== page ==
Crossing three boroughs in south London, the Wandle Trail follows the twists and turns of the pretty River Wandle, taking in over 10 parks, wetlands, and a nature reserve. 💚
Whether you want to practice in peaceful surroundings or blow away the cobwebs, the Wandle Trail is the perfect cycling retreat from the City.
About the Wandle Trail
The Wandle Trail passes through Croydon, Sutton and Merton, and joins the Thames at Wandsworth. The whole trail is 12 miles, but if you fancy a shorter version, there’s stations at each end and throughout the trail so it’s easy to reach and plan the route you want to cycle.
The River Wandle lining the trail is famous for its brown trout but you can also find chub, roach and perch. It’s a brilliant place to spot newts, frogs and herons and reconnect with nature. 🌱
How to get to the Wandle Trail
There’s plenty of places to join and leave the trail. If you want to do the full route, you can start or finish at either Wandsworth Town or East Croydon.
Don’t forget to check if you can take your cycle on public transport!
Earlsfield to Hackbridge
The 7-mile section from Earlsfield to Hackbridge is flat and mainly traffic-free, covering quiet roads with a few crossings over main roads.
At Earlsfield, take a left out of the station and look for the sign for National Cycle Route 20. From there it’s a short cycle through quiet back streets to the start marked on the Wandle Trail map. 📍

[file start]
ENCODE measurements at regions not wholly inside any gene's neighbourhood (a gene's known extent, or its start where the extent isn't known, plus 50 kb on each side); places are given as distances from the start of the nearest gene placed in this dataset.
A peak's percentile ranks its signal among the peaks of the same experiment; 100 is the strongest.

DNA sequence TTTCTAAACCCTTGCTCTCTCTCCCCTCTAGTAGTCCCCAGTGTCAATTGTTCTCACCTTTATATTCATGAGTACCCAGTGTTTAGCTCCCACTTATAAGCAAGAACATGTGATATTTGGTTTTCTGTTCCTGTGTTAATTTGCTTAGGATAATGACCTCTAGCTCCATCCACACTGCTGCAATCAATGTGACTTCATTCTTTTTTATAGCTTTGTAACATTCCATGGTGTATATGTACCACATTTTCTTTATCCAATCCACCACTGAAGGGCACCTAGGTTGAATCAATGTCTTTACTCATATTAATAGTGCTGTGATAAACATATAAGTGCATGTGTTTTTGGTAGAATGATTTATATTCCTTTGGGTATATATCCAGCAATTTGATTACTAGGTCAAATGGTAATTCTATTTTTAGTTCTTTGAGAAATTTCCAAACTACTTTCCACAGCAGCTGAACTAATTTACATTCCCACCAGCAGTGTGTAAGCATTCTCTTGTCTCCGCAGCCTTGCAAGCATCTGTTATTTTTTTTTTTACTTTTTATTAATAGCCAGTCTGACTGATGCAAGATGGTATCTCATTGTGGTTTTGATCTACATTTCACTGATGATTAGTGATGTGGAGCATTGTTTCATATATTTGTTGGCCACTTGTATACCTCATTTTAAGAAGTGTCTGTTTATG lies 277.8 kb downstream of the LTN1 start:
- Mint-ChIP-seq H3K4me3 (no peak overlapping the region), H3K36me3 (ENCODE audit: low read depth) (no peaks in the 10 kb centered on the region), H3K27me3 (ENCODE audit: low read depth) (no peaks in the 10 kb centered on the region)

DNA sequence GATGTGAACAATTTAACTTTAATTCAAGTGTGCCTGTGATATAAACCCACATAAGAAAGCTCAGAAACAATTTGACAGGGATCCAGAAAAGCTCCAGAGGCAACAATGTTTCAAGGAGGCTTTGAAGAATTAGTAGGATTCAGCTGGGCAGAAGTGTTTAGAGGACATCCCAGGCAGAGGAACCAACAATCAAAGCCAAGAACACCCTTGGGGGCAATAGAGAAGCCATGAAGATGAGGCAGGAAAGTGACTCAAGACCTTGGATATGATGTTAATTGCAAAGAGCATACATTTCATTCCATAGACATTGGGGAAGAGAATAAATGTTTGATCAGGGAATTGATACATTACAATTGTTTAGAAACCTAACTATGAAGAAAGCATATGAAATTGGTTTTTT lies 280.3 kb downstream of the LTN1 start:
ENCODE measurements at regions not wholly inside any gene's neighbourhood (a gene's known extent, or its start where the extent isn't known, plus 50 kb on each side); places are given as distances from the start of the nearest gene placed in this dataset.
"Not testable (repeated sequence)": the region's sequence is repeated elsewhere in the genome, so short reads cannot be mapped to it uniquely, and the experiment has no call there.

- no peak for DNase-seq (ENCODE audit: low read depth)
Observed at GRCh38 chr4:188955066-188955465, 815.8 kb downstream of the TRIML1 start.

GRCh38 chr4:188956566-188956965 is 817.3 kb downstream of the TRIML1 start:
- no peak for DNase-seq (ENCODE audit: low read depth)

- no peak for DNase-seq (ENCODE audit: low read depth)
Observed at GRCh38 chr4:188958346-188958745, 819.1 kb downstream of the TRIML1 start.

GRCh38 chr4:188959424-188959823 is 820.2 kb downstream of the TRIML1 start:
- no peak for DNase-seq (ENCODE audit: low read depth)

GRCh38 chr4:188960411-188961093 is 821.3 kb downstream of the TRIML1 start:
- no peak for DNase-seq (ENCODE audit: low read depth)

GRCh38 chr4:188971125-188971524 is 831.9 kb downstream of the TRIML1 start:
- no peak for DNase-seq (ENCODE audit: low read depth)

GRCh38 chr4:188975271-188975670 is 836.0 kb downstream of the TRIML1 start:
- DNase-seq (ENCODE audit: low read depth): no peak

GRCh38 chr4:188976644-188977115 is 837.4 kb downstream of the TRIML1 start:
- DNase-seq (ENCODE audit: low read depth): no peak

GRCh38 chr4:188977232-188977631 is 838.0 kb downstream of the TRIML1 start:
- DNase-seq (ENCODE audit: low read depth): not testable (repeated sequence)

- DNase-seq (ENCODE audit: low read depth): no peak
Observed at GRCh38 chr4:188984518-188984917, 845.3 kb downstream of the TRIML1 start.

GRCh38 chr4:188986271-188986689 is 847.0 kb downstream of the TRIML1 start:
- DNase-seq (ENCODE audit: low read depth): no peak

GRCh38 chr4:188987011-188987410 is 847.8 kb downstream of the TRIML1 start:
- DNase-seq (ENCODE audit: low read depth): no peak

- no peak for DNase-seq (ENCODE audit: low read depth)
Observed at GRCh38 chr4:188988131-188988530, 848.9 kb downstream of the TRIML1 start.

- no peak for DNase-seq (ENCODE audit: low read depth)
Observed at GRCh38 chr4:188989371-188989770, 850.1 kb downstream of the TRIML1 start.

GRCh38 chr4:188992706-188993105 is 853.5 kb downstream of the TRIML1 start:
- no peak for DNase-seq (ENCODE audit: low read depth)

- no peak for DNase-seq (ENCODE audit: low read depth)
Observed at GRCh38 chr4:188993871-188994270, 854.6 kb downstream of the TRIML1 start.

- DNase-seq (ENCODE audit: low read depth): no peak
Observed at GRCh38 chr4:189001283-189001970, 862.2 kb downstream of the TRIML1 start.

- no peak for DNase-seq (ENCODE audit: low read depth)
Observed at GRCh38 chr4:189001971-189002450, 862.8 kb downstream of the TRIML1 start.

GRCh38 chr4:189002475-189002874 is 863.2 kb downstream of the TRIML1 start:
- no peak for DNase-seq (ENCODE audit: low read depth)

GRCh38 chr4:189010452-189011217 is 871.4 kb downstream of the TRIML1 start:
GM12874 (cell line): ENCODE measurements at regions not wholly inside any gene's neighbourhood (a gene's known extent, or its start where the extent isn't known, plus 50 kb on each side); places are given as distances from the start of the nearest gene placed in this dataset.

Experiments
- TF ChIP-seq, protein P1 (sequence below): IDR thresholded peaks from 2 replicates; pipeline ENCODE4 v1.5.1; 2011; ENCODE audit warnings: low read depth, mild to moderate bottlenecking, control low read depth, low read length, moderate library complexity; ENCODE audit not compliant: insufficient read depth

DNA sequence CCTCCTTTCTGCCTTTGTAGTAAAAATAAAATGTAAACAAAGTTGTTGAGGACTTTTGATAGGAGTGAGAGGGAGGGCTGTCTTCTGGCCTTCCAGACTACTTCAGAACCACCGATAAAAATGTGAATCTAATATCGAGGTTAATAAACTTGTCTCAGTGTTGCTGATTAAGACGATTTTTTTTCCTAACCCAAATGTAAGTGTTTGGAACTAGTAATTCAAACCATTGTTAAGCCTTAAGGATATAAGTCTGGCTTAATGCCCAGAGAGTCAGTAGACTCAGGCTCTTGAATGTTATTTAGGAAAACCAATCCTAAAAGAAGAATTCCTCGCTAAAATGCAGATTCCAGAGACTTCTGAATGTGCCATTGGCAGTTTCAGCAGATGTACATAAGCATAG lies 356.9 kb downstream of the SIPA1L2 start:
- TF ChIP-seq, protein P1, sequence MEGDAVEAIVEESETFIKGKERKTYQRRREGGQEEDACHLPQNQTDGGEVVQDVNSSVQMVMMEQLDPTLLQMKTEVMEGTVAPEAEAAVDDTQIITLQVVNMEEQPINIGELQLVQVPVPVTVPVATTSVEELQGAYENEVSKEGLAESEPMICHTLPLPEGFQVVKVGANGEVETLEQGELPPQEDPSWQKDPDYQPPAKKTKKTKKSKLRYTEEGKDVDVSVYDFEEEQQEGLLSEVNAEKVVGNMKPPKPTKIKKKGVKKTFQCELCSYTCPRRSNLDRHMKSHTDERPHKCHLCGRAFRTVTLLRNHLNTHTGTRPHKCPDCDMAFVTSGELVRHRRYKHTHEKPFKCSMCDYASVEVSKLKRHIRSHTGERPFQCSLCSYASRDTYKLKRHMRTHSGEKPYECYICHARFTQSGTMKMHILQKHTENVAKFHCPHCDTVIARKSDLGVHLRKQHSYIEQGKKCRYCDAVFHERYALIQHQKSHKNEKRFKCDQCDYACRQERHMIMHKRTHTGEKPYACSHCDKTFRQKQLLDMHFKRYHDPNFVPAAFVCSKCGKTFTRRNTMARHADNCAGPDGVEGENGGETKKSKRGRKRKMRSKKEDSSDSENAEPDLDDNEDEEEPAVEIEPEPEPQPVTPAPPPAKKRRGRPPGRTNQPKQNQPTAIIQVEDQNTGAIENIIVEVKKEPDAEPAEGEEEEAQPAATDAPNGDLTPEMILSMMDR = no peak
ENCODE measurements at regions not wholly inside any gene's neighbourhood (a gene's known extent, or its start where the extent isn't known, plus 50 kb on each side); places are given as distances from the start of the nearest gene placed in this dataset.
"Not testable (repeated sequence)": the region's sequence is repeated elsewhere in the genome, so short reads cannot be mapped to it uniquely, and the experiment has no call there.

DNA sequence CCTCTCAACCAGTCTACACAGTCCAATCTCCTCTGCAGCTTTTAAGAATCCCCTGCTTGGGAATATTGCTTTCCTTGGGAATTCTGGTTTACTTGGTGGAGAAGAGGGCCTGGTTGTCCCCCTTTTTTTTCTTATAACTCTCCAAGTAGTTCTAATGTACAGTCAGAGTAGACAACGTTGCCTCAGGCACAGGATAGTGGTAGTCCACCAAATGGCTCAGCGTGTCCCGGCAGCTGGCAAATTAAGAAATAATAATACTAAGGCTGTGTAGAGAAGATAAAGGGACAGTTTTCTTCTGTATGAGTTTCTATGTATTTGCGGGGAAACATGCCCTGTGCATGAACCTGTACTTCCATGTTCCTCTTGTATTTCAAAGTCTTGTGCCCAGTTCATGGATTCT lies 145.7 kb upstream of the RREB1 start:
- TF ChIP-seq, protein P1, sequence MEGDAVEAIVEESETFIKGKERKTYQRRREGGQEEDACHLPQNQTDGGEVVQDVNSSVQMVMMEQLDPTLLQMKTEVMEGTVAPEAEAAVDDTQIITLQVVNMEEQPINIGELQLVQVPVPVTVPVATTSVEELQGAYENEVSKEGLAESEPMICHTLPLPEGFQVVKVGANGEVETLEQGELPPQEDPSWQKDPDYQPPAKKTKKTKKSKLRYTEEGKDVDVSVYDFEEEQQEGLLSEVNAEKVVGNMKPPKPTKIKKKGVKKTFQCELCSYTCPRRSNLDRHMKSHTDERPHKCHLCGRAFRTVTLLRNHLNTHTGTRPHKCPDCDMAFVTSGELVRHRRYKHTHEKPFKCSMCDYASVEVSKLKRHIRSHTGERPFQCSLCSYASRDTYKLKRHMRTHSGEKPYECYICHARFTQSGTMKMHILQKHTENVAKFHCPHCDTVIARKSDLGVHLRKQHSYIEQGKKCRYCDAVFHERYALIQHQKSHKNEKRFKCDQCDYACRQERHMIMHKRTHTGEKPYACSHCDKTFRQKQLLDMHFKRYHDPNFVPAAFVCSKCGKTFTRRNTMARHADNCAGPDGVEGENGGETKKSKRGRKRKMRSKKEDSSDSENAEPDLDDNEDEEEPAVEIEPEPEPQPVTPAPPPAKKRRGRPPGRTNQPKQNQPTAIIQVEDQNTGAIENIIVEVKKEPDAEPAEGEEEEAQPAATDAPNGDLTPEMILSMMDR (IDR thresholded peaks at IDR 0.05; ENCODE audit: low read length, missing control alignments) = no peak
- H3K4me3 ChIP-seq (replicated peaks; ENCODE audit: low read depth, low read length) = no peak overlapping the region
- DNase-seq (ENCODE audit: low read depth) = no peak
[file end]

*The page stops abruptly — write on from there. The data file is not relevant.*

Spot the unique way-markers and follow numbered gateways past viewing platforms and numbered bridges – each individually designed. The hand-carved wooden benches along the route make a perfect place to stop and admire the view. 😍
Merton Abbey Mills – the only surviving working mill from almost 100 that used to line the River Wandle. This site was once home to the famous Arthur Liberty printing works and textile designer and activist, William Morris. It now includes restaurants, cafes, bars and shops and hosts music events and a weekend market.
Deen City Farm – just before the halfway point is Deen City Farm and Riding School. If you’re there at lunchtime you can help feed the pigs! And if you’re hungry, the friendly café serves delicious home-made food.
Morden Hall Park – this beautiful former deer park is managed by the National Trust. It’s the last stop on the ride and one of the few remaining estates that used to line the River Wandle during its industrial heyday.
At the end of the park, turn right onto the crossing and onto Cycle Route 20. Look out for the beautiful white iron bridge. 👀
Follow the sign to Hackbridge along the canal for ten minutes and at the end turn left onto Hackbridge road. This takes you straight to the step-free Hackbridge station and back to London.
Or if you’re returning via Earlsfield, you could finish up at Bean and Hop, a cycle-friendly café with plenty of cycle racks. 🚲
More cycling routes
Share your favourite routes
With so many beautiful parks and routes across London, let us know your favourite places to go cycling in London in the comments. 👇